YEAR 2020

Back to news archive

Prof. Dr. Hartmut Esser talks about “Effects of educational systems on social and ethnic educational inequality. A comparison of German Federal States based on data of the NEPS” at the Leibniz Institute for Educational Trajectories

1/11/2017

One of the most distinguished representatives of rational choice theory in German sociology discussed with employees of the Leibniz Institute for Educational Trajectories (LIfBi) some first and highly controversial results generated on the basis of data of the National Educational Panel Study (NEPS) as a work in progress.

Prof. Dr. Hartmut Esser talked about the effects of educational systems on social and ethnic educational inequality.  

For years, the key point in the scientific and public discussion of the German PISA results has been the fact that the (early) differentiation according to students’ competencies and performances at the end of elementary school exacerbates rather than ameliorates social (and ethnic) differences. Moreover, according to this line of argument, the early separation into various educational pathways does not encourage students’ performances. Therefore, using data of the NEPS, Esser investigated the effects of diverse regulations concerning school transitions for groups of German Federal States with different traditions. He analyzed not only educational participation but also the performances of the native population and children with a migrant background.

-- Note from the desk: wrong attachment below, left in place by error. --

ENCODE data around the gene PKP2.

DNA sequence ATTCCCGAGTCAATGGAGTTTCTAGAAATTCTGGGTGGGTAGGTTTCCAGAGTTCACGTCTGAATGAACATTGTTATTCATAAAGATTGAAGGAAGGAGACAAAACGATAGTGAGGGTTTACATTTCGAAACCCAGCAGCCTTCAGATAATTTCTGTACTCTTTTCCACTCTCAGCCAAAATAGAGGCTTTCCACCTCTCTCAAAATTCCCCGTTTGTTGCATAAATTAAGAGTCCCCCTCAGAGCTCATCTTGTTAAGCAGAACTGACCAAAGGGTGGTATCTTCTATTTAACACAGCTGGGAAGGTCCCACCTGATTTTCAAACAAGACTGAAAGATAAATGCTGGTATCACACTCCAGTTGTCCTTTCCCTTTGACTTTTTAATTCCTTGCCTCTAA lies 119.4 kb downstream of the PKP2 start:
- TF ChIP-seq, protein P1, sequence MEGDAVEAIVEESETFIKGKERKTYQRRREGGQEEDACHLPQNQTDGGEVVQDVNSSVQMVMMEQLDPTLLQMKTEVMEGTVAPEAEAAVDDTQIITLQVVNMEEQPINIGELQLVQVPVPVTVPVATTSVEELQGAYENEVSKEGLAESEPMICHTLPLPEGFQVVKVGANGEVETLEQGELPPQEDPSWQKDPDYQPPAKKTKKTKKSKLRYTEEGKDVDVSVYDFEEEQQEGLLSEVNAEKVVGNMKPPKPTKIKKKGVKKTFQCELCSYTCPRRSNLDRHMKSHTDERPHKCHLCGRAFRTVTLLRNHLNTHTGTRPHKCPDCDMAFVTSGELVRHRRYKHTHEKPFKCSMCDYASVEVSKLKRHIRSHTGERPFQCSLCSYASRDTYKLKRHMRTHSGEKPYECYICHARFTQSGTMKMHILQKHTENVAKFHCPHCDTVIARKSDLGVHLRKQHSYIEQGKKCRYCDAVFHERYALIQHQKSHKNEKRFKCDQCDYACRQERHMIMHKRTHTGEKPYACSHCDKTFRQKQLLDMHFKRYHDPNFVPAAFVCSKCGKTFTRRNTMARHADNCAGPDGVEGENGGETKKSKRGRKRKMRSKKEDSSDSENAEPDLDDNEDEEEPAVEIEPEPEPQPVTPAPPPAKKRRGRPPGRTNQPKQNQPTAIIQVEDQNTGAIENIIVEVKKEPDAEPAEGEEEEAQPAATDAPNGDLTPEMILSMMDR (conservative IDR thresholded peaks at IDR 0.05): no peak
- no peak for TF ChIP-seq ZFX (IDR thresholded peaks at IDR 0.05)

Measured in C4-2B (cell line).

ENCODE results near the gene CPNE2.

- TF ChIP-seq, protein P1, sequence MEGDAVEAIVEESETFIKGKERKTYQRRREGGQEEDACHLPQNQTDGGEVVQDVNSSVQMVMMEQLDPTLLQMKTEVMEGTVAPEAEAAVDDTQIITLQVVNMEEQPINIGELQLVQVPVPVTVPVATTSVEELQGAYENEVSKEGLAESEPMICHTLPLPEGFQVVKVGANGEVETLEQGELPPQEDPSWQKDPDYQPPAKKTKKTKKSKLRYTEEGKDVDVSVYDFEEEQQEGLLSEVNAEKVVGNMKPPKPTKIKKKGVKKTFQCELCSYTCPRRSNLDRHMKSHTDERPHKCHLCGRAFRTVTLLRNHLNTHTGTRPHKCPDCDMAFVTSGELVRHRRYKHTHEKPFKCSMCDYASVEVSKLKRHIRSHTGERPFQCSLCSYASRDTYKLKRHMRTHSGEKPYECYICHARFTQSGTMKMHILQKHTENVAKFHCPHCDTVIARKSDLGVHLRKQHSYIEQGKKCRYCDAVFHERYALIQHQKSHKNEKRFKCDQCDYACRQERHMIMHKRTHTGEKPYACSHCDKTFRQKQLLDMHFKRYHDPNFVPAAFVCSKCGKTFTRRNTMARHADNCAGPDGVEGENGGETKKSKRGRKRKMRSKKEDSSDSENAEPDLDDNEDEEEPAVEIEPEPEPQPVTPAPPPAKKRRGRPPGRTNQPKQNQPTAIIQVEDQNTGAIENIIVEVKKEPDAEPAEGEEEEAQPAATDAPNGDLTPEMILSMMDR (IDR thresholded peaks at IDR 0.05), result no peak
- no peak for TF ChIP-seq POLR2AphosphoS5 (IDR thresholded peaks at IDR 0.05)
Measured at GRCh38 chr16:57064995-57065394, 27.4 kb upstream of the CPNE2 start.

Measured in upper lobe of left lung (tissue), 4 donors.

In his talk, Esser pointed out significant deviations from the abovementioned line of argument. These imply that a stringent orientation of differentiation according to students’ competencies and performances at the end of elementary school increases the performance level without strengthening the effects of social origin as a further intensification of social inequality. Moreover, it becomes apparent that children with migration background will rather benefit from the early differentiation of educational pathways compared. In this context, differentiation represents the recommendations for educational choices and parents’ response to them. Esser opened up a new perspective on this process by outlining the fact that parents will ignore recommendations proposing a transition toward higher forms of education to a varying extent depending on their social situation. Therefore, gifted children, particularly from families with a lower socioeconomic status, will more frequently attend school types that do not fully exploit their performance potential. This finding has encouraged Esser to demand: No talent left behind!

It is obvious that measures need to be taken. The inclusion of additional variables from the NEPS data set announced by Esser will certainly lead to further exciting results within the scope of this unconventional approach.